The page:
THE CURSE OF PERFECTION
A sermon preached by
Rev. Dr. Randle R. (Rick) Mixon
First Baptist Church, Palo Alto, CA
Sunday, February 13, 2011
Text: Matthew 5:38-48
“A Hymn to Imperfection”
Hey! Let’s celebrate weakness!
Yes! You know!
Weakness as in failure!
Let’s celebrate the slips and slops,
the drops and falls and oh-ohs
that teach us wisdom
of what it means to be
not a human being
but a human becoming.
Let us celebrate
all those opportunities for growth
that were ours yesterday and today.
Let’s celebrate for ourselves.
Let’s celebrate for each other.
And while we’re at it,
let us give thanks
for the mistakes
we will make tomorrow.
If we find them painful
or a bit embarrassing
we can remember that perfection
means having no room
no need for anything else,
and who wants that?
Let us be grateful,
oh so deeply grateful,
that God is still shaping us.
Perfection is a curse word. Not because it is inherently so but because it has been used too often and for too long to terrorize children and adults alike. It is a bad word because it calls forth behavior and even thoughts and feelings of a utopian nature that none of us will ever achieve, I’m sure Joy Cowley must have written her “Hymn to Imperfection” as an antidote to her own experiences of being poisoned by perfection. Perfect – “conforming absolutely to the description or definition of an ideal type; entirely without any flaws, defects, or shortcomings: accurate, exact, or correct in every detail; pure or unmixed; unqualified; absolute.” It’s enough to give a girl a headache or a boy an anxiety attack.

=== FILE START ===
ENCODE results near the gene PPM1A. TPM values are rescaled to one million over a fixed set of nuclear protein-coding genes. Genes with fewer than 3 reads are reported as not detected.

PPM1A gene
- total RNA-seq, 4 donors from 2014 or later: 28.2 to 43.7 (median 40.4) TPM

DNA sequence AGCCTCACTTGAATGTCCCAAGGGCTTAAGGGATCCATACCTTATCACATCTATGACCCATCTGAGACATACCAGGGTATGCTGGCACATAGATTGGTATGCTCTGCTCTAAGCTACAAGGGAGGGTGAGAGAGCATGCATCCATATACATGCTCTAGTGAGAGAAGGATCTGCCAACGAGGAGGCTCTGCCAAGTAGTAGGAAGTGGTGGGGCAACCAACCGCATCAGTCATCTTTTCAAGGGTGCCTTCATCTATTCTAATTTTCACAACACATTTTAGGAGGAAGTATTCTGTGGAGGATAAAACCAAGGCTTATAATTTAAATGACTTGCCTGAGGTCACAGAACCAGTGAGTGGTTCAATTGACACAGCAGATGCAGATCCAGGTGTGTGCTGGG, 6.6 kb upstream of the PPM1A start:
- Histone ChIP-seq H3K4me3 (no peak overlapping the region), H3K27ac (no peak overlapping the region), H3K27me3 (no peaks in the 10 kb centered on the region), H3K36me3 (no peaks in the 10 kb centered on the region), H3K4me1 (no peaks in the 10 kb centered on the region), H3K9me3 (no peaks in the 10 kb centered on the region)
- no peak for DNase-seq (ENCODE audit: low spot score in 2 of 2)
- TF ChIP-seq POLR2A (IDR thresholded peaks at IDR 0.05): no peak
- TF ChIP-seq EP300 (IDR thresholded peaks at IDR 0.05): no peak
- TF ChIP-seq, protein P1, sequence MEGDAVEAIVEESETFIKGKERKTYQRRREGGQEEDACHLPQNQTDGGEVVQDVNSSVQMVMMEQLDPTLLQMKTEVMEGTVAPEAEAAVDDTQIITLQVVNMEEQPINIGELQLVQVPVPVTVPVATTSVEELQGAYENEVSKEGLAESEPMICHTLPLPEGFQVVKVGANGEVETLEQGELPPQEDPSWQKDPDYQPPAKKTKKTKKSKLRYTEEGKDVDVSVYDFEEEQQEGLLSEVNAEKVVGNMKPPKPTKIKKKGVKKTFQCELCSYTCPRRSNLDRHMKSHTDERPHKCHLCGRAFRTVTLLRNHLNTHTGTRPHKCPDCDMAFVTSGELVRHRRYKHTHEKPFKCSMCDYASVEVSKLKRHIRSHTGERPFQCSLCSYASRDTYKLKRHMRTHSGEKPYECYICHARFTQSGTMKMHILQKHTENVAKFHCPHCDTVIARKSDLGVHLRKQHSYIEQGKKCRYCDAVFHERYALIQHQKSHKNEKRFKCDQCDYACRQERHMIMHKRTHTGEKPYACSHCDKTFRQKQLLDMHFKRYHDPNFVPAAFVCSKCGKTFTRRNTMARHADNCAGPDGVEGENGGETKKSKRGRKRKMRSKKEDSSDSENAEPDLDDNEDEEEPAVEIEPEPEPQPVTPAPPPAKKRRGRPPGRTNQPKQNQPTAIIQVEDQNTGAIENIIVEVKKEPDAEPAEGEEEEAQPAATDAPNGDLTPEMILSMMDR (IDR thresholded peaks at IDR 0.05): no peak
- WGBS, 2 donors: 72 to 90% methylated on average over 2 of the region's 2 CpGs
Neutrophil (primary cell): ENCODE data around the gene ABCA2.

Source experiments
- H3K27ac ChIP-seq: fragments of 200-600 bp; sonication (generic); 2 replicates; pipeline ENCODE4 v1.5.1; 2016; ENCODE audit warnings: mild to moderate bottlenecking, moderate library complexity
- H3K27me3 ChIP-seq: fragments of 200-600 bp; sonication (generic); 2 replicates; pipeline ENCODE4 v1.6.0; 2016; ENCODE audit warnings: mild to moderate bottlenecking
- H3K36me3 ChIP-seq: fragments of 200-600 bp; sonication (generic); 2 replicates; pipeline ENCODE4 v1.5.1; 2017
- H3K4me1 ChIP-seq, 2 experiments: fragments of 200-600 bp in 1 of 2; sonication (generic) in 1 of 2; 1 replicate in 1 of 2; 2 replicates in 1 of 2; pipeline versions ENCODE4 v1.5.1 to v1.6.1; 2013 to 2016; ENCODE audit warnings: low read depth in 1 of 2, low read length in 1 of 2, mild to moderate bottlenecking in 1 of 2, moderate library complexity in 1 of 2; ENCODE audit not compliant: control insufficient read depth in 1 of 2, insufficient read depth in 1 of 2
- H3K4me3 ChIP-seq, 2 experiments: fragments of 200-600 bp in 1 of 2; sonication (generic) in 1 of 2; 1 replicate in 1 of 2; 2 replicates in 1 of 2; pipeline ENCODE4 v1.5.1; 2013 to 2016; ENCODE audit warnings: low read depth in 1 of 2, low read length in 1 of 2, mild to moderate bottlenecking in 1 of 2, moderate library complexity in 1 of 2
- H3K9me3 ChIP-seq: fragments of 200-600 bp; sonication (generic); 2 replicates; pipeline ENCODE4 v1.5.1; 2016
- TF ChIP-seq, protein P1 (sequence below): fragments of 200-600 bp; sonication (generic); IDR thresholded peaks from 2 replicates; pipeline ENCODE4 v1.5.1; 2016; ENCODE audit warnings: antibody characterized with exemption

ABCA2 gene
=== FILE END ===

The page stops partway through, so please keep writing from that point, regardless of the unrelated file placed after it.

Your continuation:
I don’t know if any of you lived with the dragon of perfection under your bed while growing up, but I know I did. It seemed as if the pressure was always on to do everything exactly right – color within the lines, spell every word correctly, get all “A’s” on your report card, keep clean, don’t forget, control your temper, clean up your plate. These were standards of behavior, thought and even feeling that were to be ascribed to assiduously, without ever a slip. And if you did happen to slip, well then you tried to cover it up, perfectly, of course. It simply was not safe for anyone to know you weren’t really the best little boy in the world.
This push for perfection is all compounded when, in Sunday School, you read the last line of today’s text - “Be perfect, therefore, as your heavenly Father is perfect.” I mean you sing, with all sincerity, “Lord, I want to be a Christian in-a my heart” and then this is your instruction. It’s a little overwhelming. How can you live up to such expectations? And, by the way, it does not help at all to be the preacher’s kid. In fact, it makes it worse. There he is, living with you daily, checking up on you constantly - heavenly Father, earthly father, who is the heavenly Father’s right-hand man on earth. There is literally no place to hide. Now, please understand, my father was good and kind and strong, the best man I knew, the best man on earth as far as I could tell and – well, he was also the voice of God. The curse of perfection, I knew it from all sides.